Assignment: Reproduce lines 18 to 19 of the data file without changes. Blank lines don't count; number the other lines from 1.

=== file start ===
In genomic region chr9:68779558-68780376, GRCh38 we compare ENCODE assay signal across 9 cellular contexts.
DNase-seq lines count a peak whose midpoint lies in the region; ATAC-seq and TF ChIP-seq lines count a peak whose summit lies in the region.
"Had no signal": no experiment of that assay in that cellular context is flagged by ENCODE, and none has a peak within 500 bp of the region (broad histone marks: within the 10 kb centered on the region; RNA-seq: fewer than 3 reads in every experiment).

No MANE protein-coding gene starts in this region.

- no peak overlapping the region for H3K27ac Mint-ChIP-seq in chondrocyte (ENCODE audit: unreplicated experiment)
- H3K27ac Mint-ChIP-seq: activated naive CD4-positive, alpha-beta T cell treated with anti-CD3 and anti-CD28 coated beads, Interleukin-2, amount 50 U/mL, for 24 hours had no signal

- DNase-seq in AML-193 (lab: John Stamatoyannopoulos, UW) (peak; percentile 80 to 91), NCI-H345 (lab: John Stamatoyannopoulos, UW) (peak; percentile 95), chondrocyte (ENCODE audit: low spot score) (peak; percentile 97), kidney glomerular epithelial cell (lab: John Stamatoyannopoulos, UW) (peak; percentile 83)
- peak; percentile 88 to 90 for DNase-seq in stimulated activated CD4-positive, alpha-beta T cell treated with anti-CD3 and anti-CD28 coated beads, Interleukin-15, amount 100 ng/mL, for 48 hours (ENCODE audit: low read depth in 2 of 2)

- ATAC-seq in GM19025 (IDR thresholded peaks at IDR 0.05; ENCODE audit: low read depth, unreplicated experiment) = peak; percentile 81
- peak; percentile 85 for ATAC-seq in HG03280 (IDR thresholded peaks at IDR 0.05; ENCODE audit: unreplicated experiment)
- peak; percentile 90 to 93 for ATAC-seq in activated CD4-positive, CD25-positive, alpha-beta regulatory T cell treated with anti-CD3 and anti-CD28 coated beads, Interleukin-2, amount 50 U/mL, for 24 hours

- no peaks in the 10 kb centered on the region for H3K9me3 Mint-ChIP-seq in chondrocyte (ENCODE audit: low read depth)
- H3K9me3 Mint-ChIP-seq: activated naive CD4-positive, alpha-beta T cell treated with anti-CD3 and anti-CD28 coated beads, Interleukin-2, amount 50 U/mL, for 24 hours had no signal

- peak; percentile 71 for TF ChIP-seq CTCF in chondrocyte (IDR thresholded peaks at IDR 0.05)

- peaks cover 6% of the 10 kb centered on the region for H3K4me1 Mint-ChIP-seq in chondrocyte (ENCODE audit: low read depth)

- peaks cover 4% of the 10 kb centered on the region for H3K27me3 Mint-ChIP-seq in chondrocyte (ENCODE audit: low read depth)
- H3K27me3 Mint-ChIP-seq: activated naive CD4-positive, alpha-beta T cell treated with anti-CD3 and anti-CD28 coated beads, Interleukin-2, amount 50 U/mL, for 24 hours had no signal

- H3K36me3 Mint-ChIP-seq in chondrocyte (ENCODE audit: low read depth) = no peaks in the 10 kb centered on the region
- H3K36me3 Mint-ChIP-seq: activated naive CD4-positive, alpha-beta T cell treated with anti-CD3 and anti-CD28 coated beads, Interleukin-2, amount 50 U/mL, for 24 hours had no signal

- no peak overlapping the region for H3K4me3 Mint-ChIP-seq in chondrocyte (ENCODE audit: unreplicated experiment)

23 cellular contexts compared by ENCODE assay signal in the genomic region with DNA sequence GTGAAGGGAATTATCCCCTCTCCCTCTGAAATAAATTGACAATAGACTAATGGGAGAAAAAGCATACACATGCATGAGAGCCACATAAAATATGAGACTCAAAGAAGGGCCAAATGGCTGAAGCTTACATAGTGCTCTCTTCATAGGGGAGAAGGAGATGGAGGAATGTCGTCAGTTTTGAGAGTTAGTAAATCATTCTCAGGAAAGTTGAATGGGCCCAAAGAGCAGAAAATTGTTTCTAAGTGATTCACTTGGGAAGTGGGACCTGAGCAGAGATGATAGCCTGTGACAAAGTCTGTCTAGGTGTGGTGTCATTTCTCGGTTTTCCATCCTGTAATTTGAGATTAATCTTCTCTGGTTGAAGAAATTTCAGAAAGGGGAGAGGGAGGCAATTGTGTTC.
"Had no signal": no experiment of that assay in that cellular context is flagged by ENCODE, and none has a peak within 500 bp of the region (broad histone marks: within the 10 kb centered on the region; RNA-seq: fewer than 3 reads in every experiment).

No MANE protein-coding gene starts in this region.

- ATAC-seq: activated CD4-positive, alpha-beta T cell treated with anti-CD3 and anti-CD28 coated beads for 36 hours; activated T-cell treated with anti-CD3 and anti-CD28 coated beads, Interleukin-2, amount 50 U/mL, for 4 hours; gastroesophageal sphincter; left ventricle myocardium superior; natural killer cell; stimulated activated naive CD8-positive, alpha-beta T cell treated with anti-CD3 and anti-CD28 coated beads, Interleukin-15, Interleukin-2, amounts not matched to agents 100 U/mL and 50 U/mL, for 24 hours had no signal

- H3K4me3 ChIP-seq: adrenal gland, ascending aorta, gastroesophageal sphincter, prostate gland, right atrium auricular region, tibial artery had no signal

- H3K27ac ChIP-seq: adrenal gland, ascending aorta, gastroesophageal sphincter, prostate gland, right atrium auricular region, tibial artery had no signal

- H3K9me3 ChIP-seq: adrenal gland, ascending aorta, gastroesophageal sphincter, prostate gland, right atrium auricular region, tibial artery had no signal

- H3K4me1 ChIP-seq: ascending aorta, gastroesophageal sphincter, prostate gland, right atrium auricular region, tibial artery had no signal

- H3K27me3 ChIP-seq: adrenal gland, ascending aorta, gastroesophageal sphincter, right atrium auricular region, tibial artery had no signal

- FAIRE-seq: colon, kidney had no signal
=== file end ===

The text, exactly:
- H3K36me3 Mint-ChIP-seq in chondrocyte (ENCODE audit: low read depth) = no peaks in the 10 kb centered on the region
- H3K36me3 Mint-ChIP-seq: activated naive CD4-positive, alpha-beta T cell treated with anti-CD3 and anti-CD28 coated beads, Interleukin-2, amount 50 U/mL, for 24 hours had no signal